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Posted by on in General

The kids had only been gone for three days but, now that the Memorial Day long weekend was over, my work as an assistant principal was ready to begin again.  It was time to clear out the old year and prepare for the next one, which would begin in two months whether we were ready or not. 

Fortunately, this first day back, there were no district meetings planned, no professional development “opportunities” scheduled, and no parent conferences expected.  I began my day sitting with the principal and developing my “to-do” list from his requests and then adding a few of my own chores as well.

A few teachers had returned as they had not completely checked out for the summer break the Friday before.  I visited each in their classrooms, inspected the walls and floors for some sense of cleanliness and signed their check-out forms for the secretary.  I helped them move desks and boxes and bookcases out of the way so that the custodians could easily clean the carpet before fall. 

There were also many teachers who had been told that they would be teaching in different classrooms during the new school year.  All of their personal belongings had been boxed and labeled and placed with the furniture they owned near their classroom entrances.  For most of these individuals, long-time veterans in the field, the collection at the door was massive.  You amass a great deal over the years and, in true teacher fashion, you never throw anything away.  (Personally, I still have ditto masters and overhead transparencies in my files despite the fact that the “technology” to use both is no longer existent). 

As I moved in and out of classrooms, I ran into our day custodian, Maria, who had her own list of things to do for the day.  I had worked with this wonderful lady for several years and knew her to be an extremely hardworking individual dedicated to the staff and kids on campus.  If I even hinted that something needed done, she was on it in seconds with nary a complaint. 

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Posted by on in General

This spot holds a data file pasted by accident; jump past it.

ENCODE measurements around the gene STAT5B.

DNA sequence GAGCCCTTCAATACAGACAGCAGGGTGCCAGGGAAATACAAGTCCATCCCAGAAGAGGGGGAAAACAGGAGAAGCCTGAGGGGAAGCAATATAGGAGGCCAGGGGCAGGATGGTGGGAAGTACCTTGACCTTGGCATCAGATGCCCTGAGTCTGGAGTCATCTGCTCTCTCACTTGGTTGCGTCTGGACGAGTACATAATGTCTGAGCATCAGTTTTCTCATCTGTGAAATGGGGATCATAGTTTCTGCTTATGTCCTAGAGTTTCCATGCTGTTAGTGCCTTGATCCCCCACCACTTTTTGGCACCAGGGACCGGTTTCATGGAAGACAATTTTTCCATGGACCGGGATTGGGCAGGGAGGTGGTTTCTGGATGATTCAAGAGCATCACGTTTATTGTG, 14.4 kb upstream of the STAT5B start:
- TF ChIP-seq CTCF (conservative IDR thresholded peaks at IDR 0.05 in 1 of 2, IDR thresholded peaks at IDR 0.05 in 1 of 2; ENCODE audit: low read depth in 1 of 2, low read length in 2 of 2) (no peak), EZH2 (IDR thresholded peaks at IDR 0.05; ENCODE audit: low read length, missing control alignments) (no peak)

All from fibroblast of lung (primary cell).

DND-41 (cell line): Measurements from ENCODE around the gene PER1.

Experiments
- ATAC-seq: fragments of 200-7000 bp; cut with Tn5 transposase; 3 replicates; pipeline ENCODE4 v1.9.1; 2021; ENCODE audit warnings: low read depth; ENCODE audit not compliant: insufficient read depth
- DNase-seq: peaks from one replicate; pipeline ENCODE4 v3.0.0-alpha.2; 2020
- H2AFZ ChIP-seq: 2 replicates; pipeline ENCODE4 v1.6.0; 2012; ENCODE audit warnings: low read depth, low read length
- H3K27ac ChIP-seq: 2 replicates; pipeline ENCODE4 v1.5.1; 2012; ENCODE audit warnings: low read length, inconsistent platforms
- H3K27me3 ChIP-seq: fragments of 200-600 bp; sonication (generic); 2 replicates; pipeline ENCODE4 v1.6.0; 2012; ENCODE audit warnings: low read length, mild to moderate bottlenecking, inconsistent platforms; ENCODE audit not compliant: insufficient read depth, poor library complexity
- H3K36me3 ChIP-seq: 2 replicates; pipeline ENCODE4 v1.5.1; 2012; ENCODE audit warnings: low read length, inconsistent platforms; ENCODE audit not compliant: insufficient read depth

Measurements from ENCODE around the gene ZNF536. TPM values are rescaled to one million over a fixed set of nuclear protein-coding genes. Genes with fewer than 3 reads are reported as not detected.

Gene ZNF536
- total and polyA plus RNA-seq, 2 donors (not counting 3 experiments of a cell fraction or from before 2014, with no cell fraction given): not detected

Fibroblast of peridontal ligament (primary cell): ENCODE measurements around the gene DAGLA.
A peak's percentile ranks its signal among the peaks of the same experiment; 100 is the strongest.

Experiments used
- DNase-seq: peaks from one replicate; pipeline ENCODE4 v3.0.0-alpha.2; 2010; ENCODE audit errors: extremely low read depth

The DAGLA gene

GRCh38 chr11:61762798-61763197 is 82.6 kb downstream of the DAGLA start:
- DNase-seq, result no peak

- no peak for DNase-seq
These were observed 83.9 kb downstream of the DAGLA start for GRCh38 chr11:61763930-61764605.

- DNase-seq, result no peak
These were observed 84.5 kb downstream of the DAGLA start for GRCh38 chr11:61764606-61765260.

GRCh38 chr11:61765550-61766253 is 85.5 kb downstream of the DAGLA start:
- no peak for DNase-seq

After another 11-hour day at school which "ended" with me dragging a box full of four more hours of work to do at home, let me say two things. First, I still love my job. Heck, when I was a young teacher, I worked 15-hour days and 5-hour nights!

More importantly, I want to say, "I'm sorry" to all the teachers who allowed me to be their assistant principal and principal and who still talk to me today.

I am sorry for all of the new initiatives I placed before you, expecting them to be instantly incorporated into your classroom procedures the following day and fully integrated with the new initiatives from the previous week(s).

All this I expected as you complied with ILLPs and IEPs and 504s and behavior contracts and breakfast counts and lunch counts and lesson plans and assessments.

All this while you were learning how to use the new computerized student information system, the new assessment technology and the new scope and sequence technology.

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Posted by on in Education Leadership

In the last several months we tackled the topic of relationships over rules in the world of students. You can read that post here. This time around, we’re diving into the world of relationships over rules with teachers.

 

As a second year administrator, I (Brent) have a lot still to learn about how to best serve, support, and care for teachers. In my 15 months that I’ve served in this capacity, I’ve made my fair share of mistakes. Some small, some not so much. I’ve had staff in the building tell me how much they appreciate my support and encouragement while at the same time unintentionally doing a terrible job of supporting someone the next hallway over. I heard it said recently that students want a supportive, engaging, encouraging environment where they feel known and cared for. I would venture to say adults merely want the same.